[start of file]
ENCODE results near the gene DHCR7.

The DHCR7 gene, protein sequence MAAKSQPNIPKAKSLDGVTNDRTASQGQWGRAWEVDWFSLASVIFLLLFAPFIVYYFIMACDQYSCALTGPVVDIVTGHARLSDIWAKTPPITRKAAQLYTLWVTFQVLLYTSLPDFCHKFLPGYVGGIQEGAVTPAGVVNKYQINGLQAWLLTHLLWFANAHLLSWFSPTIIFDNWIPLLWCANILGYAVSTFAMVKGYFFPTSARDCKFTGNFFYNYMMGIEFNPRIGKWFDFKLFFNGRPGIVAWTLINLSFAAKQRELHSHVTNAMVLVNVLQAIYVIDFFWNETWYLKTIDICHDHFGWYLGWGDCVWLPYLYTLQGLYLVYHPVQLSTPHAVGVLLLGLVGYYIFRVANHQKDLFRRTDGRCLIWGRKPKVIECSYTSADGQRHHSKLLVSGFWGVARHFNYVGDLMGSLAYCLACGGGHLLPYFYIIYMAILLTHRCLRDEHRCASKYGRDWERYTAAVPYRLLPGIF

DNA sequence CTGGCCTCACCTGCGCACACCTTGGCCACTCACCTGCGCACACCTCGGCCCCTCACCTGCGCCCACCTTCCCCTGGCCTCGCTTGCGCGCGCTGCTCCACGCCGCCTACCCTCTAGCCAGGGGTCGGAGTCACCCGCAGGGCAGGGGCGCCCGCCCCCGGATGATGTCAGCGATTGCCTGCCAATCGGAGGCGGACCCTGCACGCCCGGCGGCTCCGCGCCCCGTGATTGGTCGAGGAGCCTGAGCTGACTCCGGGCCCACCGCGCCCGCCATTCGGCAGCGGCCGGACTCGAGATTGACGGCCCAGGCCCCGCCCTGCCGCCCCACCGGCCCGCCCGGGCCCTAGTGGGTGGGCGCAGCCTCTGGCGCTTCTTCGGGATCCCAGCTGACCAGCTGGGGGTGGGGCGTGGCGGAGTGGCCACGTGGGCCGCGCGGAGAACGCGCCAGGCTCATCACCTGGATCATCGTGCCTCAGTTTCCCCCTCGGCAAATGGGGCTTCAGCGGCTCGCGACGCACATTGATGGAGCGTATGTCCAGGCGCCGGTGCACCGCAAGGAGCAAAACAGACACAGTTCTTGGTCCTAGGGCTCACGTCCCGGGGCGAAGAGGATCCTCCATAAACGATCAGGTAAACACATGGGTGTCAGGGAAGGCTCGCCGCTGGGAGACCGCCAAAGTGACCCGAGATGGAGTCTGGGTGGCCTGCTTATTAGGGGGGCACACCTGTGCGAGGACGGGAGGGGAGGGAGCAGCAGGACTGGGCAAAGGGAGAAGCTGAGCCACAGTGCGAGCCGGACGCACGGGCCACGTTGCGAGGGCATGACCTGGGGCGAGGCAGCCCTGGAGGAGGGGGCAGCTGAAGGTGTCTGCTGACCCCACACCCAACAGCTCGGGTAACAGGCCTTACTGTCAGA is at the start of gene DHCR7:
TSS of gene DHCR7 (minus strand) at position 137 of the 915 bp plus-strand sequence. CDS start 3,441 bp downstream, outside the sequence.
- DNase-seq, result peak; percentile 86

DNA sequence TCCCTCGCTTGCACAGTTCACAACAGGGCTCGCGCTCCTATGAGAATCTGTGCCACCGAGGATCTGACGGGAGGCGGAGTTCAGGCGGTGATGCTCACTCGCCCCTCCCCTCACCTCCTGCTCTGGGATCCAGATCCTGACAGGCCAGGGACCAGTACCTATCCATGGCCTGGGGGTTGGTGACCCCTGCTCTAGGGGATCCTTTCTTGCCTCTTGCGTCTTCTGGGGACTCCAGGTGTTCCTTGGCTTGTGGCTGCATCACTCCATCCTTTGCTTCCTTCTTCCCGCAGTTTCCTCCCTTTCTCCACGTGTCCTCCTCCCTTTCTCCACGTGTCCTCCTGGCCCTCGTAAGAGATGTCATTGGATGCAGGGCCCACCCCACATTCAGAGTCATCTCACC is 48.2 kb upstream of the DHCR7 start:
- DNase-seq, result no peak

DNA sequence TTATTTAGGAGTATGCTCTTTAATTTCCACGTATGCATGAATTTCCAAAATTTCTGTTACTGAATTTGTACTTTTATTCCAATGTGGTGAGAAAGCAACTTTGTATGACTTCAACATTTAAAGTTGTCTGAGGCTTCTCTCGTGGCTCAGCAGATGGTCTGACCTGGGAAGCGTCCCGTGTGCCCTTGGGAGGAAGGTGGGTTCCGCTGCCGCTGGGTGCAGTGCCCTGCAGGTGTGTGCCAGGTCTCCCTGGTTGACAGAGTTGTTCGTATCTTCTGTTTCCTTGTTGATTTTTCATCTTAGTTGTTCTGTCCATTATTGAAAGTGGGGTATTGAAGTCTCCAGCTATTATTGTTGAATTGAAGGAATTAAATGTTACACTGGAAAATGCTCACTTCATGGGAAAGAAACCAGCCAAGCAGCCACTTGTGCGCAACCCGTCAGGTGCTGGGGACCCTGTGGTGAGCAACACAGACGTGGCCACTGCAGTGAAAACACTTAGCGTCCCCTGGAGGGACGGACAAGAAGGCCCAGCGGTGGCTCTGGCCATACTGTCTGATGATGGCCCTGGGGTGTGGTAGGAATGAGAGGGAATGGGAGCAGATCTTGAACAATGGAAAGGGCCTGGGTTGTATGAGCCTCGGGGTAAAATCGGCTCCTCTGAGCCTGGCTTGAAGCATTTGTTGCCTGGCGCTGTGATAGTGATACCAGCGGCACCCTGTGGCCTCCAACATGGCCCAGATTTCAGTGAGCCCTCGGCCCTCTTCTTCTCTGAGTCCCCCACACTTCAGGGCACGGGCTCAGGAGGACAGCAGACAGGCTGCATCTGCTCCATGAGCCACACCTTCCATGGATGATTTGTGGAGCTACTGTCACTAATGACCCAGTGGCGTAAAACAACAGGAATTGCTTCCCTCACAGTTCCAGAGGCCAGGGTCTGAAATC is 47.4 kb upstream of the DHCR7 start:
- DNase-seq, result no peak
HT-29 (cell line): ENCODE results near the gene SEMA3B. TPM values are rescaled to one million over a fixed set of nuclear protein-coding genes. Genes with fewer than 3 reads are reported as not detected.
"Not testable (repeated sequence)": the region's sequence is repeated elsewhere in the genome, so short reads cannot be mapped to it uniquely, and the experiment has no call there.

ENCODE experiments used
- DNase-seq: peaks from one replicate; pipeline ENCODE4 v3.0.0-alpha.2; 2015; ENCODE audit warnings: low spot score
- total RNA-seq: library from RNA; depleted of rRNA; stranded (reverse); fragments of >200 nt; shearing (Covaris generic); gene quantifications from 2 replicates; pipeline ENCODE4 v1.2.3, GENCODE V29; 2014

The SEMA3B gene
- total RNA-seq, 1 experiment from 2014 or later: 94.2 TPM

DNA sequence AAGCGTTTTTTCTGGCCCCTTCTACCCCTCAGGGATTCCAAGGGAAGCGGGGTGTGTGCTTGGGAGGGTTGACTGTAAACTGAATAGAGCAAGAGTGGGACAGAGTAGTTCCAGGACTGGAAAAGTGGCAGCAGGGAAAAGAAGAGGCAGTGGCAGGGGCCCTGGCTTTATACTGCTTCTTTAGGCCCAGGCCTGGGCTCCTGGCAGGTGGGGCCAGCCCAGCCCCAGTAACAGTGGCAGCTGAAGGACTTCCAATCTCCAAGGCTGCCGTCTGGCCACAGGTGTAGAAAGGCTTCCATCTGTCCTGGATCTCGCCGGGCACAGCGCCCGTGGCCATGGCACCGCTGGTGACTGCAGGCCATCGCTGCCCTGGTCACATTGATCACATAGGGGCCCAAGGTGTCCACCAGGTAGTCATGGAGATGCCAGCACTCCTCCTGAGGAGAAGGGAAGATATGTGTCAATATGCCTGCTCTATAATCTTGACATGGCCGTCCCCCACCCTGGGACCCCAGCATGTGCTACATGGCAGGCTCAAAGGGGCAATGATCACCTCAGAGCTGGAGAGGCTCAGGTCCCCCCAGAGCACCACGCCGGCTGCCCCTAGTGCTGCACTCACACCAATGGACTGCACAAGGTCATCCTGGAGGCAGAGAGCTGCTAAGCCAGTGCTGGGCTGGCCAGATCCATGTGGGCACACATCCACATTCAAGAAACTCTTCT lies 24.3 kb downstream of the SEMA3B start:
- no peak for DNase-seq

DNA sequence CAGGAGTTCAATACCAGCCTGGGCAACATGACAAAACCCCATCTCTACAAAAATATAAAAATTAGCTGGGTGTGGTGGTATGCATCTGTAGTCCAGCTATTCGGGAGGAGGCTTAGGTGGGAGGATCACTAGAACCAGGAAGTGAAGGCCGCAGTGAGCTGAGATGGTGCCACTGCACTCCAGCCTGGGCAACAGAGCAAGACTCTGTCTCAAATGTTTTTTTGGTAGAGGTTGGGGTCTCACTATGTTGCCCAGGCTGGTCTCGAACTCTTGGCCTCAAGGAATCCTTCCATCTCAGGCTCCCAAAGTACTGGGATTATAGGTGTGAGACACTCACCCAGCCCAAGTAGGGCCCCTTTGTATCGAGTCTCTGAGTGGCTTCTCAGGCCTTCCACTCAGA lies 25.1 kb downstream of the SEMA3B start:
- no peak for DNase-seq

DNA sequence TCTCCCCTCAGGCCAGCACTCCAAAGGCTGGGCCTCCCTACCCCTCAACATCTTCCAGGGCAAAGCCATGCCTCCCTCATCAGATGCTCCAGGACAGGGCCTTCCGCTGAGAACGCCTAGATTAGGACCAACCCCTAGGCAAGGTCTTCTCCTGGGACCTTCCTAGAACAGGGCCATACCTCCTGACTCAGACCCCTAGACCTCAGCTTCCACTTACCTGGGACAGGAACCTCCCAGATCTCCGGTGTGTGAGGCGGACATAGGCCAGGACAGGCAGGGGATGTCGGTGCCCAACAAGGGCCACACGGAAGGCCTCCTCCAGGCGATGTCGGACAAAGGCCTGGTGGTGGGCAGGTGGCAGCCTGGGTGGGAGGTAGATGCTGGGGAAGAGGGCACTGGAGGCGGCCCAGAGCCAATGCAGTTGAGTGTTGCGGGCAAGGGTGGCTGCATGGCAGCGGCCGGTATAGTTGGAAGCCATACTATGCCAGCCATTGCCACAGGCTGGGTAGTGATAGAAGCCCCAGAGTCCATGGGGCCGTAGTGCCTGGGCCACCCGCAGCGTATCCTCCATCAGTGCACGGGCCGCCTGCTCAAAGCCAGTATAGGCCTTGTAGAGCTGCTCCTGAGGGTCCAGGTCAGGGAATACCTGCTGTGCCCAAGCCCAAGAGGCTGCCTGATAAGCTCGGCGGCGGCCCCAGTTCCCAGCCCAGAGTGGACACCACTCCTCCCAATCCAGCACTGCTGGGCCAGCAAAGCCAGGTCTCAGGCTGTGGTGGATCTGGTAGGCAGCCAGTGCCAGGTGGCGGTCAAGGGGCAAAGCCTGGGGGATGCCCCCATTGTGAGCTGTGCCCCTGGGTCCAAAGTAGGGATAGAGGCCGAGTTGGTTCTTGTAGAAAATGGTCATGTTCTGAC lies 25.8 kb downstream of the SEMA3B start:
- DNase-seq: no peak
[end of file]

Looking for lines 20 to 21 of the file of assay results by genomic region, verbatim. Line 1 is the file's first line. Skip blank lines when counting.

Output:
- no peak for DNase-seq

DNA sequence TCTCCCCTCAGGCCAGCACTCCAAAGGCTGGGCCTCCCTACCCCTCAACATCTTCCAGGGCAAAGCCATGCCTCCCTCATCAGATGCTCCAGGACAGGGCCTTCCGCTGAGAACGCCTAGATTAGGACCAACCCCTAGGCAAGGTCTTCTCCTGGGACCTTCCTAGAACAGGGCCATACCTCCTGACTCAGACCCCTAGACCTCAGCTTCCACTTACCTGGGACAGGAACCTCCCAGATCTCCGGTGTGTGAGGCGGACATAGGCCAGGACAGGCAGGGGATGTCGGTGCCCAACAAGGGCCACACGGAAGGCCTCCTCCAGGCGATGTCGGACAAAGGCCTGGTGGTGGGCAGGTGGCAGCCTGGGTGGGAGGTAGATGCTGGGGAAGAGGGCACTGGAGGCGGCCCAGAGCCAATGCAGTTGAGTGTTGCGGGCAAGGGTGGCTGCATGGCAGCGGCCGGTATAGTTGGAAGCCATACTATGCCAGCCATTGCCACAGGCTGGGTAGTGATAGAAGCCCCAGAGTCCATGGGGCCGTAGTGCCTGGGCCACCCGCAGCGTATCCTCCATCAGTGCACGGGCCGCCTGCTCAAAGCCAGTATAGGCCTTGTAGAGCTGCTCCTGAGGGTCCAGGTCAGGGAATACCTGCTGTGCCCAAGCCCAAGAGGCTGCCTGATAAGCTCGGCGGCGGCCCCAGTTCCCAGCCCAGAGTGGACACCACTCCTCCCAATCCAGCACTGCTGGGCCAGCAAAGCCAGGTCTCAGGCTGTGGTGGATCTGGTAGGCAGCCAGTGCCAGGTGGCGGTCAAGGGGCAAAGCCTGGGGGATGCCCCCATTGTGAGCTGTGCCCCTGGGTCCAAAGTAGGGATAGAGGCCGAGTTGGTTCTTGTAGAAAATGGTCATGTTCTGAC lies 25.8 kb downstream of the SEMA3B start: